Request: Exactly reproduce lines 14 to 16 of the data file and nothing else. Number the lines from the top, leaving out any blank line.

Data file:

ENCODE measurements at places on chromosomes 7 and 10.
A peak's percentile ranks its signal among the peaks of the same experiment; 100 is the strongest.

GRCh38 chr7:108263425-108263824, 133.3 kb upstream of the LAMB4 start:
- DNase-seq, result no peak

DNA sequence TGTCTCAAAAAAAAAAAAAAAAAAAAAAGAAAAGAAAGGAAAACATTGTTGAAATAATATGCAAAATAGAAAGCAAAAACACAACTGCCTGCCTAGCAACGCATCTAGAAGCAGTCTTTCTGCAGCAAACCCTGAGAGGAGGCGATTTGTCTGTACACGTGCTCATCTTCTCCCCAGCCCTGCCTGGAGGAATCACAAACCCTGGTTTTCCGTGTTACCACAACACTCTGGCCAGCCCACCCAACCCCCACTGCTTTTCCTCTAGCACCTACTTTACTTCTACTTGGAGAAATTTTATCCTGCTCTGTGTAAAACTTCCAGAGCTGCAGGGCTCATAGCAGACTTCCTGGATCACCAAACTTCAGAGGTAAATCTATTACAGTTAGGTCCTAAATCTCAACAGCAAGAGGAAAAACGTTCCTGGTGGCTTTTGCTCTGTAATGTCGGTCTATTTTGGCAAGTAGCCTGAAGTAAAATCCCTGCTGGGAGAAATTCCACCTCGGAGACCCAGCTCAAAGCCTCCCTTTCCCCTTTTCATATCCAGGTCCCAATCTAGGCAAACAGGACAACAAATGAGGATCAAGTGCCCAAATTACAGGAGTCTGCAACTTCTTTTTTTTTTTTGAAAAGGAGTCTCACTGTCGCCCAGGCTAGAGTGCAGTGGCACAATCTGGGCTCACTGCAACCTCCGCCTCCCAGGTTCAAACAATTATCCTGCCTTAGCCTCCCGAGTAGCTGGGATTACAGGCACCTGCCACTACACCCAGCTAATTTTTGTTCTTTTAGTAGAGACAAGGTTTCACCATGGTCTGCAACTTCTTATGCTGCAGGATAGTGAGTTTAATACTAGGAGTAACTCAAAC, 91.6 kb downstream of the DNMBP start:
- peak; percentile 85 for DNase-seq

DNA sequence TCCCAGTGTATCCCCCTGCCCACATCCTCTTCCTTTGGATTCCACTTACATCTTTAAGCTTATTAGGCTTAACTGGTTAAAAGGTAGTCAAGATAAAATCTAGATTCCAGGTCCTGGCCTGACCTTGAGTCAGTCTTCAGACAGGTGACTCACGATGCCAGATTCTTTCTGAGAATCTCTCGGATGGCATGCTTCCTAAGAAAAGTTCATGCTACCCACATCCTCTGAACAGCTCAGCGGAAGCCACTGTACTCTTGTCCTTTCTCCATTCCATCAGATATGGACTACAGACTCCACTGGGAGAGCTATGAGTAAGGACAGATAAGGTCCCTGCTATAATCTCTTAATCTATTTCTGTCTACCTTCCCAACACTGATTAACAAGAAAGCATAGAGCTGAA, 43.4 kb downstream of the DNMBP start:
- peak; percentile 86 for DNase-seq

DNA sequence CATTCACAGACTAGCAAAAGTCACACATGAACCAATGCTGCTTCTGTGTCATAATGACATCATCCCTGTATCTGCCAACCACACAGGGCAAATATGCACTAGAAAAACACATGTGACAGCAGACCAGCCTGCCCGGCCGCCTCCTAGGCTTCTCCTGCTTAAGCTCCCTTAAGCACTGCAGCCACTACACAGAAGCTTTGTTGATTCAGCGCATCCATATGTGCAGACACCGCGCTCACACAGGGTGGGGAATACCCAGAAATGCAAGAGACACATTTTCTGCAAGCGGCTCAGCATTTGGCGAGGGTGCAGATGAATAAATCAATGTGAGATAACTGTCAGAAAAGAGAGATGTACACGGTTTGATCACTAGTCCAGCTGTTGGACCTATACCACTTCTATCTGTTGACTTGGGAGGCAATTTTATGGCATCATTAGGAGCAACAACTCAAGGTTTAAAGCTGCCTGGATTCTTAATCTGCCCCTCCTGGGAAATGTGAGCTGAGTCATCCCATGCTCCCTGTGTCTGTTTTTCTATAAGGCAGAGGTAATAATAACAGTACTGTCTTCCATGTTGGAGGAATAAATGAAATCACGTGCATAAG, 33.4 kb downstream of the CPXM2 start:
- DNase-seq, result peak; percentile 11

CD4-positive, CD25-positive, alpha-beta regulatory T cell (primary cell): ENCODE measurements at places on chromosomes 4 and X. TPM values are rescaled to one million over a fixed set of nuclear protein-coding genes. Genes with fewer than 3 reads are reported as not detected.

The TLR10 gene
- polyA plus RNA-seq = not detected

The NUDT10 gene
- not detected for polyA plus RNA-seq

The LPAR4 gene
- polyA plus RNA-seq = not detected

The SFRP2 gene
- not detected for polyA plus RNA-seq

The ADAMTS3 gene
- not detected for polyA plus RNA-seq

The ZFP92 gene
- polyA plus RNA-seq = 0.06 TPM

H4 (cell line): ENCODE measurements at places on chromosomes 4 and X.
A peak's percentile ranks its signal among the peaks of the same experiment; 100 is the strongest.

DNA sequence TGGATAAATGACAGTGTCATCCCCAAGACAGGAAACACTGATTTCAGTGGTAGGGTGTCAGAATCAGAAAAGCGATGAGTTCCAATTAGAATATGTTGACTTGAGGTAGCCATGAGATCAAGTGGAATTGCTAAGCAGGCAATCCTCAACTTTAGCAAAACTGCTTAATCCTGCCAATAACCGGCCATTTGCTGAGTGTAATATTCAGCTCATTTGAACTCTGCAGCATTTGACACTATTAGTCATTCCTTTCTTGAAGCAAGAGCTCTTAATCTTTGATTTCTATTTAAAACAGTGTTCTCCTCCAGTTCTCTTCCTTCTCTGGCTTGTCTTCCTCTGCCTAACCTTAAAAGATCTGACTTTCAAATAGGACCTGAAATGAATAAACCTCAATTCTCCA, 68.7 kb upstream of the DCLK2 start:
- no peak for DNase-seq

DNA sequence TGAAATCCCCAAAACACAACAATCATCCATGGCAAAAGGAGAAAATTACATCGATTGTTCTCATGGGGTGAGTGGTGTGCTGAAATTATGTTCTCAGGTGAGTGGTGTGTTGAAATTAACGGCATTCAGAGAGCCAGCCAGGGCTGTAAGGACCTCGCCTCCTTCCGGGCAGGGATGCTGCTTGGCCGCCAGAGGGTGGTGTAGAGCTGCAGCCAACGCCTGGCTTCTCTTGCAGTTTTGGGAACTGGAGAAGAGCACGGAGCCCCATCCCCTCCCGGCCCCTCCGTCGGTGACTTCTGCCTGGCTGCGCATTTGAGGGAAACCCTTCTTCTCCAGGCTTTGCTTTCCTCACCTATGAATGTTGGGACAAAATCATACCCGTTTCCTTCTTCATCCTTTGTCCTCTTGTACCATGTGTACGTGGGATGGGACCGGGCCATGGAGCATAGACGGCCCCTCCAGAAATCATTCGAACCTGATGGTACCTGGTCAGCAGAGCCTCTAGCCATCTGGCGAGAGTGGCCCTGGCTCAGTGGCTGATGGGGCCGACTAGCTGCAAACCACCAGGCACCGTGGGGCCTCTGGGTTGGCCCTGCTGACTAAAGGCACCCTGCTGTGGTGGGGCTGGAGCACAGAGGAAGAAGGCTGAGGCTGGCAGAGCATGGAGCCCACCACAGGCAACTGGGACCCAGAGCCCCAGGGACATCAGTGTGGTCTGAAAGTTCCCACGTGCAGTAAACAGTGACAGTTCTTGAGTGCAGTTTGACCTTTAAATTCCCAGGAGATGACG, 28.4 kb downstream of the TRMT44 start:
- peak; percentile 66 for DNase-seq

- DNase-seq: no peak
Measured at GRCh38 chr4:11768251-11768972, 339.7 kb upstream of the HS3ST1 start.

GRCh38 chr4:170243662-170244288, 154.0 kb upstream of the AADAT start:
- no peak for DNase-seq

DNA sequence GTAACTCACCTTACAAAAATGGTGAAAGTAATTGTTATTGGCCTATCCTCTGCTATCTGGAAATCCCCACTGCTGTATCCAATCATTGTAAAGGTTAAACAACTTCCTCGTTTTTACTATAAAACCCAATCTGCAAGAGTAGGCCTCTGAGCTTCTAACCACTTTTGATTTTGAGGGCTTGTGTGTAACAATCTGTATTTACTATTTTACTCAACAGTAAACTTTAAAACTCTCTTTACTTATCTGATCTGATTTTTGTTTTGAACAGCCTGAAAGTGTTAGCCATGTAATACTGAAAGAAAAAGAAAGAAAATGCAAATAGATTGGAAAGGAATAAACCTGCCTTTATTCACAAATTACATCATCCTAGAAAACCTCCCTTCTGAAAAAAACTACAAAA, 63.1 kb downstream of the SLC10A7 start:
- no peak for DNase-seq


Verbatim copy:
The NUDT10 gene
- not detected for polyA plus RNA-seq

The LPAR4 gene